The Union says that the motion for an extension came too late because it was not filed within three days prior to the due date (June 29, 1965) for the filing of a motion for reconsideration, this not being a case of newly discovered evidence. In view of the correspondence between the Charging Party and the Board to the effect that the Charging Party was first made definitely aware that the Board action was final when he received the letter from the Secretary dated June 25, 1965, we feel that the Board was entitled to treat the Charging Party's letter of July 1, 1965 requesting an extension as seasonably filed. It is important that the Rule be observed but it is equally important that it not be a vehicle for depriving a party of an opportunity asserted in good faith to have a matter reconsidered. We are satisfied that there appears in the record an adequate basis for the Board's action in granting the motion to extend the time for filing the motion for reconsideration.
The Union also asserts that the letter motion for Reconsideration dated July 22, 1965 did not comply with "particularity" requirements which are found in Section 102.48(d) of the Board's rules. The letter of July 22, 1965 is certainly inartfully worded but it must be evaluated against the apparent educational limitations of the Charging Party and his lack of legal representation. We think it contained sufficient information to form the basis for the Board's decision to reconsider the matter and to take the action of ordering a remand for the purposes indicated.
We come next to the Union's contention that the Board erred in reversing the Examiner's order dismissing the complaint at the end of the entire case.
The Union's contention is that the Board was not justified in overruling the Examiner's credibility findings and in deciding the matter contrary to the weight of the evidence.
We do not find it necessary at this time to decide whether the Board's action was justified. We say this because we think the matter must be returned to the Board for remand to the Examiner. It is clear, as the Board's opinion recognizes, that its reversal of the Examiner's decision was based on the cumulative effect of its evaluation of the evidence taken by the Examiner. Part of the evidence relied upon by the Board, as its opinion shows, was certain testimony of one Mabel Holland, a welfare investigator for the City of Elizabeth, New Jersey. Before the Examiner Mrs. Holland testified, inter alia, that about 5 or 6 months after the charge herein was filed one of the Union's agents told her that the Charging Party could not work without a Union card. On the motion of the Union's counsel this testimony was stricken by the Examiner as being beyond the scope of the pleadings. He felt that it was not relevant to the issue before him. He thereafter naturally refused the Union's counsel permission to cross-examine on this stricken aspect of the testimony. However, on review the Board decided that this testimony was relevant and admissible in resolving the charge here made. We agree. It went to the issue of credibility which was particularly important here inasmuch as the Union denied that in the assignment of work from the hiring hall the Charging Party had been passed over because he was not a Union member. But that does not end the matter. Since the evidence was given substantial weight by the Board in reversing the Examiner's decision the Union was materially prejudiced because it had not been afforded an opportunity to cross-examine the witnesses with respect to this matter. This important right cannot be ignored particularly since the direct testimony on this point plays an important part in the Board's decision.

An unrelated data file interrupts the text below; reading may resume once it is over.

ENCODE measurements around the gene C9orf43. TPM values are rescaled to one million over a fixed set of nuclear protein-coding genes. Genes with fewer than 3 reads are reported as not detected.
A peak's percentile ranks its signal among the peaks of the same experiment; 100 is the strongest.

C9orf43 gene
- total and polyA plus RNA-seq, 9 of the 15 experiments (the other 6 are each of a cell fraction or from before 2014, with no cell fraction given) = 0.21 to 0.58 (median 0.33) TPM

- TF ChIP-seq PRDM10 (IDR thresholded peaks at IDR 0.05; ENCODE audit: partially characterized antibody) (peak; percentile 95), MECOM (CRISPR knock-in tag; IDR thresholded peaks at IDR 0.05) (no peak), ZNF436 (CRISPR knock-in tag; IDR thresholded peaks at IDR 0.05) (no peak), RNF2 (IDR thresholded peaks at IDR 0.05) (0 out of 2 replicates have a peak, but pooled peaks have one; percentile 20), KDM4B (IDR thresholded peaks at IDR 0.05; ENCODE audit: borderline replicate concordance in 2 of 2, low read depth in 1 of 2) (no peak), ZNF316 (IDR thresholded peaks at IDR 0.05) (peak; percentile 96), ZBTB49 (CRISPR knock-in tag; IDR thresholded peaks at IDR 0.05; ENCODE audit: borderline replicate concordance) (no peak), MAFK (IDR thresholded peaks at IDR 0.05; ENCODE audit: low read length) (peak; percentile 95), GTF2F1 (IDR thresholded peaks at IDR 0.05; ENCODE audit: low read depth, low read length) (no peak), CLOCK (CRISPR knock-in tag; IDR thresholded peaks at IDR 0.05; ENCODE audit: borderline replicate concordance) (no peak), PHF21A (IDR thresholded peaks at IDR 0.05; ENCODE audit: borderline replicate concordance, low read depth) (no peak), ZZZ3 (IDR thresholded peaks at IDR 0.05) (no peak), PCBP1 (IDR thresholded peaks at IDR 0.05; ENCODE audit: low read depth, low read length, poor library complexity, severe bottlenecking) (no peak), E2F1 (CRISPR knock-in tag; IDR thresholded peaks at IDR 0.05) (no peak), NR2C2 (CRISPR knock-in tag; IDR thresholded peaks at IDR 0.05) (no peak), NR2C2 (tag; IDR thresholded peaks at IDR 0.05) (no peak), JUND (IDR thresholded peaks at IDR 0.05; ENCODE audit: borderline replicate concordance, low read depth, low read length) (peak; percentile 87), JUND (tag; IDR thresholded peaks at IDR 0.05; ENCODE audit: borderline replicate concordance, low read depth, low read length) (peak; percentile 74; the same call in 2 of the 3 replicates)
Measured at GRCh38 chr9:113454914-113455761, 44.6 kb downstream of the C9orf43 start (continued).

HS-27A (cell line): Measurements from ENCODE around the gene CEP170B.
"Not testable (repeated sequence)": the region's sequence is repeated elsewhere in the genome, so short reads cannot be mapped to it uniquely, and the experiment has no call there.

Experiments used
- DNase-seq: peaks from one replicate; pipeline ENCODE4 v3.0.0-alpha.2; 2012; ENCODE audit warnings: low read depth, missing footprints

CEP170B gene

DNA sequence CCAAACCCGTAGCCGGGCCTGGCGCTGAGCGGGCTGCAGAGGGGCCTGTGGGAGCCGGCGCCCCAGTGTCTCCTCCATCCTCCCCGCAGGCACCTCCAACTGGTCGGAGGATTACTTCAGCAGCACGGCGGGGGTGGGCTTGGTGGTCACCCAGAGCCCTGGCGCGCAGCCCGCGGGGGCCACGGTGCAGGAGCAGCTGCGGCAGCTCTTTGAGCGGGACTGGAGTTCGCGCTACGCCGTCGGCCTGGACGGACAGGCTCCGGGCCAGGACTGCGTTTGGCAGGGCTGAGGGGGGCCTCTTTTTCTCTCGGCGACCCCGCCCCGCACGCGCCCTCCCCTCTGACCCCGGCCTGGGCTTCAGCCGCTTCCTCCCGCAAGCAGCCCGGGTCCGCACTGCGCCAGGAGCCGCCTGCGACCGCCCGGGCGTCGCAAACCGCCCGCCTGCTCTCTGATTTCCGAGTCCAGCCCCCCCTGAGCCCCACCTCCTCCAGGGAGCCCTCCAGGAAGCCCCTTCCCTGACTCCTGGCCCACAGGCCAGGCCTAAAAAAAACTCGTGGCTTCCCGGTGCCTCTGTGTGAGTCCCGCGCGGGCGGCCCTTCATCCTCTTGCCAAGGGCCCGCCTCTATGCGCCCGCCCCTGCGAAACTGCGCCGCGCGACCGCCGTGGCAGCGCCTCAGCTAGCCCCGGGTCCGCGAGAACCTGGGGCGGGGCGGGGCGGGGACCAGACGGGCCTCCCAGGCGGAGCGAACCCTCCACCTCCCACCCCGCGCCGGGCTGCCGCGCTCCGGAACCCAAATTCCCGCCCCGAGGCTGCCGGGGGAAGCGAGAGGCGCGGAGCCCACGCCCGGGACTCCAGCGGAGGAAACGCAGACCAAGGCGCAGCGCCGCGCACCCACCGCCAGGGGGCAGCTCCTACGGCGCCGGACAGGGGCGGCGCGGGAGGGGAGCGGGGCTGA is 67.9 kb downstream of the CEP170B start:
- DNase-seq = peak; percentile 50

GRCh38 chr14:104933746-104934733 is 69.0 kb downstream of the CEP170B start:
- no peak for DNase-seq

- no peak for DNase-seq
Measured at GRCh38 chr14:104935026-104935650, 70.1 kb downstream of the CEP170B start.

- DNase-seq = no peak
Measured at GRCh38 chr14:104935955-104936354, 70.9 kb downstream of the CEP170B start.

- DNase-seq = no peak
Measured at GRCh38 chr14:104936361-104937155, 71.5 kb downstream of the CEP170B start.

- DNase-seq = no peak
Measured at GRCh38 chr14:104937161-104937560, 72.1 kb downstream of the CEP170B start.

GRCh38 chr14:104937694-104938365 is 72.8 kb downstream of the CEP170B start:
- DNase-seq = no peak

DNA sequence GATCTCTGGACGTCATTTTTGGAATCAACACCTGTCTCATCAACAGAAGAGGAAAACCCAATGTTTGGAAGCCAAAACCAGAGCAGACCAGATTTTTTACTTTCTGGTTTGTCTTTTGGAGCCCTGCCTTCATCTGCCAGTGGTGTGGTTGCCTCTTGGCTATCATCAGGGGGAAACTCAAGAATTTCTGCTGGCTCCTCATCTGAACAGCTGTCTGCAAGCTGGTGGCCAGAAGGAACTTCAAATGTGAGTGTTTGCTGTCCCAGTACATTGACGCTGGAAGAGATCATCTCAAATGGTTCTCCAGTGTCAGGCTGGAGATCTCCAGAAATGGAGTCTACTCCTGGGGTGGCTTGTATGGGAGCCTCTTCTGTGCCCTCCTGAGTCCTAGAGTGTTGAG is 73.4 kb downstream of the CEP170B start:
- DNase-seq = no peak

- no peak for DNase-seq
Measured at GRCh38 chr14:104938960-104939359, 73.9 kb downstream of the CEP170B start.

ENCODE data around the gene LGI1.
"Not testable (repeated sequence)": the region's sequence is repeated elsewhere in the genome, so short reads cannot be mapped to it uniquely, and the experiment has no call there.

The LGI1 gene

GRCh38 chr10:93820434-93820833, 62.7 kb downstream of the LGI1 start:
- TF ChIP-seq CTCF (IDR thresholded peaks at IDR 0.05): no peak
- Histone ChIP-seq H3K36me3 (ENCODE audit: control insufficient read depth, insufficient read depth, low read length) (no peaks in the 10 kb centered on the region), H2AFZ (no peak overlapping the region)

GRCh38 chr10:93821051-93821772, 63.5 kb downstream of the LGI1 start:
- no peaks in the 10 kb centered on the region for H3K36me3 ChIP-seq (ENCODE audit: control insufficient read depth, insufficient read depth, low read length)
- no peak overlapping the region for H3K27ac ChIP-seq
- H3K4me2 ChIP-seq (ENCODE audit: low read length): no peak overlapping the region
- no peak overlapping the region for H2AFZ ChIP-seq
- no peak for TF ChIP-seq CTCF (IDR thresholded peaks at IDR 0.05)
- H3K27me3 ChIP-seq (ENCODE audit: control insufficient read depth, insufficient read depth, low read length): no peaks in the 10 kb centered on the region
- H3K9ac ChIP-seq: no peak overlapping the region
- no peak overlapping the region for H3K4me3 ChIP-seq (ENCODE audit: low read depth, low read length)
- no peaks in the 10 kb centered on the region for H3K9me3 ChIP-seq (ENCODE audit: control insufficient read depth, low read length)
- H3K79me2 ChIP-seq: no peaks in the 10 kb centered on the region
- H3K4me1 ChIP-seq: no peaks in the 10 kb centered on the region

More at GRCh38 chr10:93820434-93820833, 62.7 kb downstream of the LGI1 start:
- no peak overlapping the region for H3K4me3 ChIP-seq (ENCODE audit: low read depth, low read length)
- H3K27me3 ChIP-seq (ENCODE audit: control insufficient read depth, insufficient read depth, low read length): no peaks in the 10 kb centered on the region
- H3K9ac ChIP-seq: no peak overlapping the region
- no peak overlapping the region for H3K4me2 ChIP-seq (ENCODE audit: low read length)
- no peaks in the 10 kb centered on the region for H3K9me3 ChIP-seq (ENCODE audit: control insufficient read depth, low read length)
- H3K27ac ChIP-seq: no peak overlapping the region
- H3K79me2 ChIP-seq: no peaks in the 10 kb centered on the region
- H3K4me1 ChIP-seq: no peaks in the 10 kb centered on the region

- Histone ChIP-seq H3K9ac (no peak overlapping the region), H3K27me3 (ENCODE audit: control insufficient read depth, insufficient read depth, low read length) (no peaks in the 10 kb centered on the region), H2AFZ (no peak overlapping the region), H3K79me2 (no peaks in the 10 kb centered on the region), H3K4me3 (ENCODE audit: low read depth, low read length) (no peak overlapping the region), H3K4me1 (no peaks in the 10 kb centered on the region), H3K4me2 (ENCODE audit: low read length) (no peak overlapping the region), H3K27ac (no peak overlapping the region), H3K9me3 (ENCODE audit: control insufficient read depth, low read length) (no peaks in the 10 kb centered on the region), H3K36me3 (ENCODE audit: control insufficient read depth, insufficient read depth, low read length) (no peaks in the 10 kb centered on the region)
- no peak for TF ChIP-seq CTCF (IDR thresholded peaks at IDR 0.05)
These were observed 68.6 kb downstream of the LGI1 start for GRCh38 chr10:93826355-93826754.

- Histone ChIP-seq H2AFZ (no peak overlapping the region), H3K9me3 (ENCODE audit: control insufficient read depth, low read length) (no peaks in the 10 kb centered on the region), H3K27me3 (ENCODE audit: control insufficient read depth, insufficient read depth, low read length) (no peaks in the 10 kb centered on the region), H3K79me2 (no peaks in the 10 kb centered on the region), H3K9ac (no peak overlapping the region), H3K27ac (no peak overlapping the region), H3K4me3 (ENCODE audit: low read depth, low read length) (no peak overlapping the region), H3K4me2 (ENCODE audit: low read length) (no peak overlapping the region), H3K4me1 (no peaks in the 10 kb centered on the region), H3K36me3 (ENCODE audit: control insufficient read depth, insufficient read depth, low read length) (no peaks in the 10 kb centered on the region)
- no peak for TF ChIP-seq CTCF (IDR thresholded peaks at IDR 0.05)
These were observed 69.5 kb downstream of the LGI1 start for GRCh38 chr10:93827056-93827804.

We conclude that the matter must be remanded to afford the Union the right of cross-examination of the witness Holland. Also, the parties should be permitted to adduce additional evidence which is relevant to this aspect of the Holland testimony. We also take this occasion to note that certain testimony before the Examiner leaves something to be desired in terms of clarity of meaning, e. g., whether the Charging Party admittedly was in the Union Agent's office on one of the crucial dates. The parties have argued this matter to us. Since there is to be a remand we think it would also be appropriate that clarification of such matters be attempted at the further hearing.
We do emphasize that the remand should not be considered as an invitation to retry the entire matter although, of course, the Examiner must make a "new" determination. We know that the Board and all parties will recognize the importance of a prompt determination of this unduly delayed proceeding.
The order of the Board will be vacated and the matter remanded for further proceedings in accordance with this opinion.
The Board also seeks an enforcement order
Counsel for the National Labor Relations Board has informed the Court that through inadvertence the second sentence here quoted was never published in the Federal Register but that it does appear in the Rules and Regulations of the Board as published in pamphlet form by the Government Printing Office